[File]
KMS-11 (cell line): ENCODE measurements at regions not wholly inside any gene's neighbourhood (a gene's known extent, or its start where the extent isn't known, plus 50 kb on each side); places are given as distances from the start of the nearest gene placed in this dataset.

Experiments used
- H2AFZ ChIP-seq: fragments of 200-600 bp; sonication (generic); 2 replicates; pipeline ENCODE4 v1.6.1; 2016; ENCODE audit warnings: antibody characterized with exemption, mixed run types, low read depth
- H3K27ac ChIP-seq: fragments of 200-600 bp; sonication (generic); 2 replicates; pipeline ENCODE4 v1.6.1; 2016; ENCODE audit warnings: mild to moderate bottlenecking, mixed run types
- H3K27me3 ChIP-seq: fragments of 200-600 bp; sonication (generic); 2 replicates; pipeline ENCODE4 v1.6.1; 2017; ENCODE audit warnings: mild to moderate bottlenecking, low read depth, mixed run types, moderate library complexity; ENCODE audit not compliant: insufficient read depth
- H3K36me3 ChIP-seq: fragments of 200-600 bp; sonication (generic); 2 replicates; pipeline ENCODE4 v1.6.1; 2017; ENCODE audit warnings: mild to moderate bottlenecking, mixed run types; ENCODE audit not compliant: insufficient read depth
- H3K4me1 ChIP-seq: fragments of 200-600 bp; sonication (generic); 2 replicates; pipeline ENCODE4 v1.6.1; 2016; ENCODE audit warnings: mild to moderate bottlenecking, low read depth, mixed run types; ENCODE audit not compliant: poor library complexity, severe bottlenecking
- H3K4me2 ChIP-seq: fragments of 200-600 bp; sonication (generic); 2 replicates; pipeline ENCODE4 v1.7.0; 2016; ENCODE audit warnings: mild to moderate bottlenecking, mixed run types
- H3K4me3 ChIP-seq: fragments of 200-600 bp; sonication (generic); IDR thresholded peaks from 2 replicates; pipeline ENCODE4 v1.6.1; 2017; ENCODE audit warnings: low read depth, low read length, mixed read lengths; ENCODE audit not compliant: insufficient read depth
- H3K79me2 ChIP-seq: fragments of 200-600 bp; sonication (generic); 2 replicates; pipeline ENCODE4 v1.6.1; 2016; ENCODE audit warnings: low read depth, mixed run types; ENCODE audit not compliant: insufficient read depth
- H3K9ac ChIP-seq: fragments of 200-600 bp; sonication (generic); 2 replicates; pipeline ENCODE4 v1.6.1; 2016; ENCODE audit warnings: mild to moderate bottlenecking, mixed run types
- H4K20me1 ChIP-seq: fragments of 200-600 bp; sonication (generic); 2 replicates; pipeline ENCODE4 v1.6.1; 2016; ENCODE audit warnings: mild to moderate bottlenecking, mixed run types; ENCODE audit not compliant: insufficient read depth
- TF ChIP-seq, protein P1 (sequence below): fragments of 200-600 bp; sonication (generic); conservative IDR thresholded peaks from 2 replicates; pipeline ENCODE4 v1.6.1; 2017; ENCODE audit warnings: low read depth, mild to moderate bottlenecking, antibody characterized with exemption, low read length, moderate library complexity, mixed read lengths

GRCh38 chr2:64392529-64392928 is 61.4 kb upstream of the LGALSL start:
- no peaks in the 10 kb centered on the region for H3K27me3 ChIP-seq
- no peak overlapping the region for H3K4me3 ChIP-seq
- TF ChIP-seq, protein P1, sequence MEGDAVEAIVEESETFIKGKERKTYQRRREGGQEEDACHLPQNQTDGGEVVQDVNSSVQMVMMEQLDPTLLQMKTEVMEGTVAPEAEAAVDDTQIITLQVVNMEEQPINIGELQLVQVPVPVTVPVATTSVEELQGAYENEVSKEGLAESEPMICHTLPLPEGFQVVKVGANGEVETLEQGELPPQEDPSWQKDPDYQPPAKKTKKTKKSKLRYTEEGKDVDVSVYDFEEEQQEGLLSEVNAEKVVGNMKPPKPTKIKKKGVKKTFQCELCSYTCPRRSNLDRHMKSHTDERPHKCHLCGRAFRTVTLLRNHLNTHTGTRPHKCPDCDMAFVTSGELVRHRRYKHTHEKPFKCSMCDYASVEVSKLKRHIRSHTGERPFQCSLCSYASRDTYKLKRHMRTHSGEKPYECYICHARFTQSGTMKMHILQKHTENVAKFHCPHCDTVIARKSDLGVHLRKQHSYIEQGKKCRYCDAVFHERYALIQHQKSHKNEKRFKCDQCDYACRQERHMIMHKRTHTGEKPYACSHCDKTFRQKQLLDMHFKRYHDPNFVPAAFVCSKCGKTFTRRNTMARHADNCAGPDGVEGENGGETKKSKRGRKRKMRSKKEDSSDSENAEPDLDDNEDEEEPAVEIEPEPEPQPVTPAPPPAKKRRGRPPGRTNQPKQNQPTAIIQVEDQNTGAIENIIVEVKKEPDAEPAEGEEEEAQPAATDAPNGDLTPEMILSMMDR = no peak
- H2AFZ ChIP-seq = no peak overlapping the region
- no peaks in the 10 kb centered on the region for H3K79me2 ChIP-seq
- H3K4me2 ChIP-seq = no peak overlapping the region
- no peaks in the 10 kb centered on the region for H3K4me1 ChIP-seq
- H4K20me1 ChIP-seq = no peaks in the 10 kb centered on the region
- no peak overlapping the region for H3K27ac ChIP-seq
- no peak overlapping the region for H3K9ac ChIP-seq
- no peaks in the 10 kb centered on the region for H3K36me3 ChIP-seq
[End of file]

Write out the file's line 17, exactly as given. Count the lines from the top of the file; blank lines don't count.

- TF ChIP-seq, protein P1, sequence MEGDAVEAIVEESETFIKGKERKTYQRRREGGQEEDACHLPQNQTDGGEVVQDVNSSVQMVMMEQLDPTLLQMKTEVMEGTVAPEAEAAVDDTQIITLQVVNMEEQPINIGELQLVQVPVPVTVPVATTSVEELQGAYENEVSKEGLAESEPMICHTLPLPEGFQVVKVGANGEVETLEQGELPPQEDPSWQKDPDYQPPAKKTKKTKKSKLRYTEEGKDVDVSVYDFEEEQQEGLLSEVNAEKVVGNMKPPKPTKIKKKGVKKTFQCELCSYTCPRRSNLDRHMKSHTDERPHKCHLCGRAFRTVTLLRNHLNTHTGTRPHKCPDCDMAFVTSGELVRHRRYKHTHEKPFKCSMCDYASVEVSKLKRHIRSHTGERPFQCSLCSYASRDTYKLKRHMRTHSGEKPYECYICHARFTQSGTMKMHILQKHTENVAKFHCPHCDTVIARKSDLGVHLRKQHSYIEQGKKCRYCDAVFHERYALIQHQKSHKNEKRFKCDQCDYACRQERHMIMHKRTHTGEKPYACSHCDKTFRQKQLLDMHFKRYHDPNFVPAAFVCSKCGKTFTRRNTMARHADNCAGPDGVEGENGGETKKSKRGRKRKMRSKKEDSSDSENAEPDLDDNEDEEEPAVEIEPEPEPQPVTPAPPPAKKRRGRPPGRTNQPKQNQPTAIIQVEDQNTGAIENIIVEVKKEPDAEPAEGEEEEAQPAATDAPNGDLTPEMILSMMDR = no peak